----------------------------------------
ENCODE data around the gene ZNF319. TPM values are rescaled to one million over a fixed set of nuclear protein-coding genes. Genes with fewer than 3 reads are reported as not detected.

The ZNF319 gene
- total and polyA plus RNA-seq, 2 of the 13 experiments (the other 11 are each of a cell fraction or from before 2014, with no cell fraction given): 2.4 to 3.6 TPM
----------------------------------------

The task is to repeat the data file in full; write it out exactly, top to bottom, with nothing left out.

ENCODE data around the gene ZNF319. TPM values are rescaled to one million over a fixed set of nuclear protein-coding genes. Genes with fewer than 3 reads are reported as not detected.

The ZNF319 gene
- total and polyA plus RNA-seq, 2 of the 13 experiments (the other 11 are each of a cell fraction or from before 2014, with no cell fraction given): 2.4 to 3.6 TPM